Of the dozens of cases that I read each month, every so often one of those cases causes me to hurt my head as it hits the ceiling. In late October, the case of In re: Rachel Sue Ulrey, Case No. 13-70645 (Bankr. W.D. Va., Roanoke Division) landed on my desk and resulted in just that – a bump on my head! In that case, the United States Bankruptcy Court for the Western District of Virginia, Roanoke Division found that the debtor could regain possession of property, which she previously lost in foreclosure, pursuant to a Chapter 13 plan.
To understand how this happened, it is necessary to walk through the facts of the case. A foreclosure sale for the debtor’s home was scheduled by the bank for April 18, 2013 at 9:45AM. No one appeared, and at 9:48AM the bank completed the sale through its foreclosure trustee, and simultaneously completed a Memorandum of Sale. The home immediately became the property of the bank; as the court indicated, “[o]nce the auctioneer’s hammer fell and a memorandum of sale was signed, the debtor retained no legal or equitable interest in the property at the time they filed their bankruptcy petition.” In re: Ulrey (quoting Abdelhaq v. Pflug, 82 B.R. 907, 810 (E.D. Va. 1988). Just after the foreclosure sale was completed, at 10:33 AM, the debtor filed a bankruptcy petition. Despite the fact that she had “no legal or equitable interest in [her previous home]” at the time of the filing of the bankruptcy petition, the debtor, seemingly, sought to get the house back by providing on her Chapter 13 plan that she would make direct mortgage payments to the bank to cure the mortgage deficiency which led to the foreclosure. The Chapter 13 plan was confirmed without objection on July 12, 2013.
Subsequent to the debtor’s Chapter 13 plan being confirmed, the bank filed a motion seeking to have the confirmation order revoked on the grounds that the debtor included real property in her bankruptcy schedules and plan, as well as property (her prior home) to which she no longer had any right. After receiving briefs, and conducting a hearing, on the matter, the court recited law from the Eastern District of Virginia, Alexandria Division indicating that “a foreclosure sale occurring prior to the filing of a bankruptcy petition cuts off the debtor’s interest in the foreclosed property.” Abdelhaq at 809. Accordingly, and as the court states, the “real estate never became property of the estate…” Id.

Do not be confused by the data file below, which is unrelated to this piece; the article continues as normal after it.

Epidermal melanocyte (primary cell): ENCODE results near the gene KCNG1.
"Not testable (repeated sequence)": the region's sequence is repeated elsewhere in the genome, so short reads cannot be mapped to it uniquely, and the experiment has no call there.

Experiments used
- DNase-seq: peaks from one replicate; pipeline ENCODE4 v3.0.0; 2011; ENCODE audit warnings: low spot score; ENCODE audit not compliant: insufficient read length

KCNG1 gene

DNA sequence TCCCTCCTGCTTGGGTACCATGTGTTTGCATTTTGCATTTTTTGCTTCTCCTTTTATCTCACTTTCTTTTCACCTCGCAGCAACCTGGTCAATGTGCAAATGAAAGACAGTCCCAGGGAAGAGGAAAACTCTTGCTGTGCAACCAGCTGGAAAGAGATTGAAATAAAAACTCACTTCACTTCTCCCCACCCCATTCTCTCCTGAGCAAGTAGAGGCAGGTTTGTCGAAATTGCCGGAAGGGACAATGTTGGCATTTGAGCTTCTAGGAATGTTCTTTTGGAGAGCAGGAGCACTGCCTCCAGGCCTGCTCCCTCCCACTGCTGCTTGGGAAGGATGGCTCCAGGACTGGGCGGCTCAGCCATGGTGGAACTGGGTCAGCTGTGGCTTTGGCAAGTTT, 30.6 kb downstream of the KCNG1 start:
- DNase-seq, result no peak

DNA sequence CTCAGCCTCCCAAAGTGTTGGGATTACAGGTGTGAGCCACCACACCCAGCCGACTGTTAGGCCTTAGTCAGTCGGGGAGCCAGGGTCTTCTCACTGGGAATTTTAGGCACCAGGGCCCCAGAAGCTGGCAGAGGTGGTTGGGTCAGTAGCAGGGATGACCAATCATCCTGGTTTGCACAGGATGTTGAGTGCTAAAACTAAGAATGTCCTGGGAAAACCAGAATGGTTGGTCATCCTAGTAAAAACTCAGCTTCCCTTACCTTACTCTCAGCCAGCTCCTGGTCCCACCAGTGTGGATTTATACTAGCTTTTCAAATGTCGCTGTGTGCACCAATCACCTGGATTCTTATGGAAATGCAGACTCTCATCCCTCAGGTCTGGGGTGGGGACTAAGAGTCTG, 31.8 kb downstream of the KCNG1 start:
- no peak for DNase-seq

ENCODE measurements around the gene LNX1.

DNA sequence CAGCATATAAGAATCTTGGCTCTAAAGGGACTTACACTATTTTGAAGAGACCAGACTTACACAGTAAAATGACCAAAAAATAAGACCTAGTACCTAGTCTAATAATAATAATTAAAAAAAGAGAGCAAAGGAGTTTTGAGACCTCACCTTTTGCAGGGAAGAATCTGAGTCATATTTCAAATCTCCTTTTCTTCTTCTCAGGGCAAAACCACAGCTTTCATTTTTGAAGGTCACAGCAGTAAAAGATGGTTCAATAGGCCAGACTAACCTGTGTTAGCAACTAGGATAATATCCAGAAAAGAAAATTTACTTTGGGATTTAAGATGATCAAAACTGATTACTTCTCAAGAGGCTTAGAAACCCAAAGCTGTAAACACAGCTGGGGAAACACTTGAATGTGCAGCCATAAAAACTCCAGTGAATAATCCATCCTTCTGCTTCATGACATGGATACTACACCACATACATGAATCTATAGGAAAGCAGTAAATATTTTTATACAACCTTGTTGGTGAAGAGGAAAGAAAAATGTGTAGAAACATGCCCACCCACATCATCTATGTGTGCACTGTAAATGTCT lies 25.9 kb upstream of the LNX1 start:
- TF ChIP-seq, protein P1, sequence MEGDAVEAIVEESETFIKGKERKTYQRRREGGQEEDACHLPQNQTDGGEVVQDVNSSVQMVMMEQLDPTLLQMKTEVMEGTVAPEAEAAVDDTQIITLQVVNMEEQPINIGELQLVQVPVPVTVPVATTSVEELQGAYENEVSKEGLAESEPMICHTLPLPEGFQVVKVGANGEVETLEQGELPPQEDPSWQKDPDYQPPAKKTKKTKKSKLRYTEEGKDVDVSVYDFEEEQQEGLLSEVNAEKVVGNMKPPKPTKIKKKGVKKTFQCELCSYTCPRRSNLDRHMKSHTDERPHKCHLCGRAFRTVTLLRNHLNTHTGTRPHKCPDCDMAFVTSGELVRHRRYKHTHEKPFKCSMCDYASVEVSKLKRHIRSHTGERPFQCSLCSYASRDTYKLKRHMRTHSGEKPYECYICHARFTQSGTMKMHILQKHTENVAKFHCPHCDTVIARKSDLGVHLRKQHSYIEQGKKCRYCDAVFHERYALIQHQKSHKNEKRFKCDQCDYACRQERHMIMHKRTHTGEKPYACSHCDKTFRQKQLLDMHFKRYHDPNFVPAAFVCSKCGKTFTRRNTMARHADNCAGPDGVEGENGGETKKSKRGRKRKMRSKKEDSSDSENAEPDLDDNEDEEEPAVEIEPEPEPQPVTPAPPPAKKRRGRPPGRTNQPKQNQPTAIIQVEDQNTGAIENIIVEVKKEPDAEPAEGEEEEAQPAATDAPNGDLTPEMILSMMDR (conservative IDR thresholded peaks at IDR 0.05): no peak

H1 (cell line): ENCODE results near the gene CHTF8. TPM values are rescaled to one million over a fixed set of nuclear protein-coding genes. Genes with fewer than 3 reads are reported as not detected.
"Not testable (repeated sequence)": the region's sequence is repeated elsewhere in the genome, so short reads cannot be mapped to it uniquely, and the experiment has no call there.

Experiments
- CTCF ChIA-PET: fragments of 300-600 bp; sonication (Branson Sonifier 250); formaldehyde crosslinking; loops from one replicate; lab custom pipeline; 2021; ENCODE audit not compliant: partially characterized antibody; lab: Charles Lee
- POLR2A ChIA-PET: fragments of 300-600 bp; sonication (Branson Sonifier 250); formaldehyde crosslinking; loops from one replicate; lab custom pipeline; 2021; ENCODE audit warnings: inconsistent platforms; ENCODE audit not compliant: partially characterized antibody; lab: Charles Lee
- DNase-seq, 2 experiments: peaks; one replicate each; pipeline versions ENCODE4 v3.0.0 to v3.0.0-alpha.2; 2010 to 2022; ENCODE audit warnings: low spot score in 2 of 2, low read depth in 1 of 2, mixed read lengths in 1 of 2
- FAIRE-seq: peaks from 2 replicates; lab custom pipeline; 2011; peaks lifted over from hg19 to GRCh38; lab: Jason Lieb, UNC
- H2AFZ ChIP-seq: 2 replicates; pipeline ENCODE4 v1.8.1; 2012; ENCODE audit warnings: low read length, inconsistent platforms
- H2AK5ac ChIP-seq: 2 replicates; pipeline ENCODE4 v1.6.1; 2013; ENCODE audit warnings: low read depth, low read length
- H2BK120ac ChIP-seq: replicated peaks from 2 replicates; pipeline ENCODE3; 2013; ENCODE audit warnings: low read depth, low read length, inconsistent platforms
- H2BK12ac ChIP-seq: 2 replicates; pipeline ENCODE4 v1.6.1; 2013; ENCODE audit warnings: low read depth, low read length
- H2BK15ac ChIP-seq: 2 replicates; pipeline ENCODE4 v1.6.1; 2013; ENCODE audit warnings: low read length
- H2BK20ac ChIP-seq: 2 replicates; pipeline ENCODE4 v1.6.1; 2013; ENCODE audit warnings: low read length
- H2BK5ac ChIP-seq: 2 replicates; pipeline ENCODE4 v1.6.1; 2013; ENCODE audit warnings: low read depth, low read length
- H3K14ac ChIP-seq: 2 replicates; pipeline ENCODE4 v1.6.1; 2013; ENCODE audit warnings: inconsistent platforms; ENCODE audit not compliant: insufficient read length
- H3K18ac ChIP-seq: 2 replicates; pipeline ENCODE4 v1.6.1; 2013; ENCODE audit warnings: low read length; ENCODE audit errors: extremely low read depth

However, as the court says, “[t]his is not the end of the inquiry.” As asserted by the bankruptcy trustee, “because a plan was confirmed, and [the bank] did not object, that [bank] is bound by confirmation.” In agreement with the trustee, the court stated that the order confirming the debtor’s Chapter 13 plan was a “final order” from which “the bank did not appeal.” Accordingly, and “by the thinnest of margins,” the court found that the confirmation order could not be challenged and, ultimately, gave the debtor thirty days to make the payments to the bank, allowing her to recover her previously lost home.
The debtor filed her bankruptcy petition by herself, pro se, and mailed the information to a P.O box for the bank; we don’t know whether the bank ever received it. Later, after obtaining counsel, debtor’s counsel also mailed a copy of the Chapter 13 plan to the bank. Certainly, the bank was afforded due process by the debtor’s mailing the information to it, as well as by having the opportunity to object to the taking of its property (the foreclosed upon home). However, and while I do not have all of the facts, I question whether the bank ever got real notice of either the bankruptcy or the Chapter 13 plan.
What made me bang my head after reading this case isn’t that the debtor was given the opportunity to recover her home, but rather that she didn’t own it, in any capacity, at that point, and yet the court granted her rights to property that was owned by somebody else – the bank. This caused me to reflect on my law school education more than thirty years ago, during which time we were told briefly about “socialist law.” One of the hallmarks of that – socialist law – was using the legal system to take private property away from its owners, and then granting that same property to either the state or the economic classes that the state supported.
While we have hardly come to that level, when a court can simply take property away from its current owner and grant it to someone else, a reasonable person must conclude that there is some crack in the dam, and that the state considers its access to property to be above the rights of the property owners. Cue head banging on the ceiling.